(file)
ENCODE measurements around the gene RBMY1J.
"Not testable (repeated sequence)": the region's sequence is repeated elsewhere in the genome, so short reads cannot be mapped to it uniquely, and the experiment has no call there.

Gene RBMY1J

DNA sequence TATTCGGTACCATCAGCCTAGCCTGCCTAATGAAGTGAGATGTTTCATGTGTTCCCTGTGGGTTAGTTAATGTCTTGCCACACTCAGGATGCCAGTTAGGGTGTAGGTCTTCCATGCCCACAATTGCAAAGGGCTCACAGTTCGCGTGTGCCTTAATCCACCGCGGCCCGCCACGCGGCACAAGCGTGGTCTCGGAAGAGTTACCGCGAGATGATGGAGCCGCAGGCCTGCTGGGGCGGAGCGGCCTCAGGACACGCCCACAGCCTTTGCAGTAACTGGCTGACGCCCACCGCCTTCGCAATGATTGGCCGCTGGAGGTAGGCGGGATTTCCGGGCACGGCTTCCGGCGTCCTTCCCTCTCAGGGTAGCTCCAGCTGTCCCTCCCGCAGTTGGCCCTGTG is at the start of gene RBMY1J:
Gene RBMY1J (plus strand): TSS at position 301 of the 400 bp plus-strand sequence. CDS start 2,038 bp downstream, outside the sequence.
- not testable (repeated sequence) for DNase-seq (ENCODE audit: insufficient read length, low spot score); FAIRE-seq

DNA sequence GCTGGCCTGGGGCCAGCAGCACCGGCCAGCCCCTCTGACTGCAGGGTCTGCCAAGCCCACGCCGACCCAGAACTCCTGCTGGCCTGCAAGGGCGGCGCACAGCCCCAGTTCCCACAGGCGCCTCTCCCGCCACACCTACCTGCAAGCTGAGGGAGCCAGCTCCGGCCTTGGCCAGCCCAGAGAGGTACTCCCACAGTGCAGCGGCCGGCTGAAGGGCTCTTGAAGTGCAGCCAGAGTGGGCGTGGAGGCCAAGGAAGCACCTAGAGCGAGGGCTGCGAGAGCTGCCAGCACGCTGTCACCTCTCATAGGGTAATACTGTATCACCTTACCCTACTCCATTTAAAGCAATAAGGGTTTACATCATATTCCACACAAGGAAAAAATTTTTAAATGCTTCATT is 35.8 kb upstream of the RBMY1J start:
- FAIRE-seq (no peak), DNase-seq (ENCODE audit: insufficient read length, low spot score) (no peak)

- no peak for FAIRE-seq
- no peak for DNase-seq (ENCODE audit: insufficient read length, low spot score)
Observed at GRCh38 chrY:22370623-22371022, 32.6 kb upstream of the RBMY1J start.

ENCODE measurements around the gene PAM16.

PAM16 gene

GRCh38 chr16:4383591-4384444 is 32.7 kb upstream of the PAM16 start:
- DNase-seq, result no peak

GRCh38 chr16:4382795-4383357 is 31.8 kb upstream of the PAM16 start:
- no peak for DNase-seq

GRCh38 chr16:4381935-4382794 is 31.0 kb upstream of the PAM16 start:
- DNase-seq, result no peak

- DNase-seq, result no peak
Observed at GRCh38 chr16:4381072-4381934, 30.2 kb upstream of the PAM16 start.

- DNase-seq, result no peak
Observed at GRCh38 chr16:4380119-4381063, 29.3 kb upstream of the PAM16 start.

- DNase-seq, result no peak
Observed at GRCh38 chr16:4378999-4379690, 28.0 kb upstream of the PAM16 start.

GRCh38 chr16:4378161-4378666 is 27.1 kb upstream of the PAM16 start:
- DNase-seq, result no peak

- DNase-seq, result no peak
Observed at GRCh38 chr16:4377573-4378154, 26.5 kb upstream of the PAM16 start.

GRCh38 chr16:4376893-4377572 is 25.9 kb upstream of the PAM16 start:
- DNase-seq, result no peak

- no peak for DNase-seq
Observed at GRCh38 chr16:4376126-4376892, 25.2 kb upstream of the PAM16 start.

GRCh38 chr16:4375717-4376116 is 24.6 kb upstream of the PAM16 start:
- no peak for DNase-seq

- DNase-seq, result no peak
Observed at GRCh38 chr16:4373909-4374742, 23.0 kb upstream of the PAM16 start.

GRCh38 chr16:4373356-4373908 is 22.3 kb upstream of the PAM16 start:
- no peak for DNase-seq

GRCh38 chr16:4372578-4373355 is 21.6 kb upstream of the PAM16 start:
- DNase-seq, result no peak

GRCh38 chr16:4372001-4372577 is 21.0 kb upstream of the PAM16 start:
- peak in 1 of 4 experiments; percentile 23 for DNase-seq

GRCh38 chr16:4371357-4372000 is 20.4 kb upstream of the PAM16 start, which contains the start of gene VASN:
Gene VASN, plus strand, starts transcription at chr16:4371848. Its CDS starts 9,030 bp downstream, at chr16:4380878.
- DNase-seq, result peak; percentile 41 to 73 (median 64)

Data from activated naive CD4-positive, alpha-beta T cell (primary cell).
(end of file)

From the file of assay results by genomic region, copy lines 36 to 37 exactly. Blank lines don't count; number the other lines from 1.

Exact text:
- DNase-seq, result no peak
Observed at GRCh38 chr16:4373909-4374742, 23.0 kb upstream of the PAM16 start.